News release: Worrisome track record for New Brunswick’s protected areas
Fredericton - In the run-up to Canada Parks Day on the 3rd Saturday in July, the Canadian Parks and Wilderness Society (CPAWS) is releasing its fifth annual report on how Canada’s parks are faring. The report shows that progress on creating new parks and protecting existing ones has been uneven across the country over the past 12 months.
“In New Brunswick, the biggest news is that we are deeply concerned that New Brunswick is long overdue in meeting its commitment to increase our protected areas to 4.5% of the province. It appears to be one step forward and two steps back in the case of New Brunswick,” says Roberta Clowater, Executive Director of CPAWS New Brunswick Chapter.
In 2012, the province committed to a small increase in the percentage of land protected, from 3% to 4.5%. This would have been a step in the right direction but would still have left New Brunswick in second to last place compared to other provinces and territories in Canada. The province went out to public consultation in October, 2012 with a suite of candidate protected areas. Now, even that small step forward may be in jeopardy, with the province delaying protection of their candidate areas while they consider how to deal with vocal opposition from the mining sector.
Clowater adds, “We encourage the government to make a decision soon that will respect their commitment to that proposed increase, and provide permanent legal protection to those important old forests, roadless areas and wildlife habitats that were identified last autumn. To credibly claim a balanced approach to Crown land management, there has to be a significant safety net of well-protected lands and waters.”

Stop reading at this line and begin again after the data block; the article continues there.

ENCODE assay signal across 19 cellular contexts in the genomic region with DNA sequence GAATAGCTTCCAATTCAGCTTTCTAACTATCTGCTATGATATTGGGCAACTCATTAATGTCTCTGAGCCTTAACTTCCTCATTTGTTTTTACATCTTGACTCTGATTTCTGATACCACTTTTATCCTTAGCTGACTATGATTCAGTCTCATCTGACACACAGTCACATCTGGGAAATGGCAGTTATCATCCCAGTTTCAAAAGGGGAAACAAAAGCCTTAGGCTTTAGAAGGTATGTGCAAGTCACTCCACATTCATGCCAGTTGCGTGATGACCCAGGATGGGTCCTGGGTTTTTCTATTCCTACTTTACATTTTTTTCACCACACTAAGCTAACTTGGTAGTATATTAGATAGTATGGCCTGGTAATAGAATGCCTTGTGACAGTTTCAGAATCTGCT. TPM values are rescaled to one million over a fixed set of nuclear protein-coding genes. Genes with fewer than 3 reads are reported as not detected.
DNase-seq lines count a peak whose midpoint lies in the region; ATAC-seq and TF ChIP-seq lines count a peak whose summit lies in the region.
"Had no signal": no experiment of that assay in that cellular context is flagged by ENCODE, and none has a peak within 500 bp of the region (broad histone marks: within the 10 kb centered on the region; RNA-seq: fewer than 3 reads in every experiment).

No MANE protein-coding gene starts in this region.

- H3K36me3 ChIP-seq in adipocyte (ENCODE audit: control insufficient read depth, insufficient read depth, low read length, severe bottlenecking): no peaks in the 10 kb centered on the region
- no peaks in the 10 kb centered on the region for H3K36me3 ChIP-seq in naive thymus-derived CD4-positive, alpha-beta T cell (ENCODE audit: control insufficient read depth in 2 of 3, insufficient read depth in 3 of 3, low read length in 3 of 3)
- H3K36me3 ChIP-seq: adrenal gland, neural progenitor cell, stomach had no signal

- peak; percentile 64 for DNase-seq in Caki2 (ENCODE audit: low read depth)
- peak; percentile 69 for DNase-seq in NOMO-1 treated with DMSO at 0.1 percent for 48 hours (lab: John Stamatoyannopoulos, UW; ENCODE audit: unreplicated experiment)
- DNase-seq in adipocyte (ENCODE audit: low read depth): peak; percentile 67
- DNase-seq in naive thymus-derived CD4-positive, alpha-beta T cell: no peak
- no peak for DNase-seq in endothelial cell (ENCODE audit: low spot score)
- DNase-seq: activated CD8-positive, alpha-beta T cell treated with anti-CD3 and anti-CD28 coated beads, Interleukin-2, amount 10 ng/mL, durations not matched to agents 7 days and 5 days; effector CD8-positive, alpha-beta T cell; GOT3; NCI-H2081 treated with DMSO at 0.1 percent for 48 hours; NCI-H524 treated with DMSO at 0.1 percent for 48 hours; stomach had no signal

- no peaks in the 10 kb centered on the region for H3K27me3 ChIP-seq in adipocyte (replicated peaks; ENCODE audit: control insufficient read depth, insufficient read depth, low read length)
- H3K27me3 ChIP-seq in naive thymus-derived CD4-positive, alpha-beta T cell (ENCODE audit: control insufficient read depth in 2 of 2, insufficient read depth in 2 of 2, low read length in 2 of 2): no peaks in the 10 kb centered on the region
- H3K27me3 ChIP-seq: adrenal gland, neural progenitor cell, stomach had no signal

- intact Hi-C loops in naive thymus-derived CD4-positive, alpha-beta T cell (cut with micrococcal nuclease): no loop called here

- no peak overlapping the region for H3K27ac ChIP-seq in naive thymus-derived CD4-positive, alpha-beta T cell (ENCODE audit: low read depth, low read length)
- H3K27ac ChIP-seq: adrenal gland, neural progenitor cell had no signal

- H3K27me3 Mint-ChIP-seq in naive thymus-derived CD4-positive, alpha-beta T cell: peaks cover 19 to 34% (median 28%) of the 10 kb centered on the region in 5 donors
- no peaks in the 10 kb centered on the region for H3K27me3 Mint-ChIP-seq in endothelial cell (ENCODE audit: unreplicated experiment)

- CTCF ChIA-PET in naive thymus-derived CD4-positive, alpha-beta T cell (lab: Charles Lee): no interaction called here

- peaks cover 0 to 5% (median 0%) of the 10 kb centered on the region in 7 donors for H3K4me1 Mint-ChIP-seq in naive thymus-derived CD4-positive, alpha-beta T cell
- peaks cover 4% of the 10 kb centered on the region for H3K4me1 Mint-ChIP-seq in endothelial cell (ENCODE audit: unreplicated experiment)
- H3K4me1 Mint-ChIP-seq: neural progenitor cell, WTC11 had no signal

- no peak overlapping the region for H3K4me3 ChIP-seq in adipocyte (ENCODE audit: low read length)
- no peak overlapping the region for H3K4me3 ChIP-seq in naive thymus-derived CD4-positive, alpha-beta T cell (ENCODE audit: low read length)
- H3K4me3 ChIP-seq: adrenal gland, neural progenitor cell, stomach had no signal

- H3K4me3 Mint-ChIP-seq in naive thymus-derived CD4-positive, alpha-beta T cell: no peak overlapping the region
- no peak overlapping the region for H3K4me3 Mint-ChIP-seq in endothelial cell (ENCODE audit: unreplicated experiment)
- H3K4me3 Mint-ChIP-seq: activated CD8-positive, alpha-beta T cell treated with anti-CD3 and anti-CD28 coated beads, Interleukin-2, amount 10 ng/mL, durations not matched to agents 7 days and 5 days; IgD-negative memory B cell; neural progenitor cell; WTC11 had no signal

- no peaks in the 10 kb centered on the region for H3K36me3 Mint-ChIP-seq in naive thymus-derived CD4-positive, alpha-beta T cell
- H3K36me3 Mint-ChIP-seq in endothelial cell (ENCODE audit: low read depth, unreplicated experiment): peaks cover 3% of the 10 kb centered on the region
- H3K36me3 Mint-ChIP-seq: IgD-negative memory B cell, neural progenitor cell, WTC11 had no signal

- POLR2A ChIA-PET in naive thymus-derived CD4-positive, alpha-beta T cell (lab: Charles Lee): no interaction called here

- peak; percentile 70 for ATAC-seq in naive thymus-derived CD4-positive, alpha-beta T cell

CPAWS noted that on the bright side, Canada’s largest provincial park was created in the past year – called Tursujuq – in Nunavik, northern Quebec. However CPAWS also warns that problematic trends continue in many areas, including inappropriate industrial and commercial developments, cutbacks to national parks and weakening commitments in some jurisdictions to expanding parklands. CPAWS has also identified opportunities across Canada where governments could take action to shift these trends in a more positive direction over the next year.
CPAWS has been issuing an annual report on the state of Canada’s parks since 2008. The first report lauded the rate of new parks creation by the federal government that year. Subsequent reports noted the slowdown in parks creation, the need to increase the number of marine protected areas, and some inappropriate developments that were starting to be noted.
For interviews, contact: Roberta Clowater, Executive Director, CPAWS New Brunswick - email@example.com; phone 506-452-9902 (office)
Download the report: CPAWS-2013-Parks-Report.pdf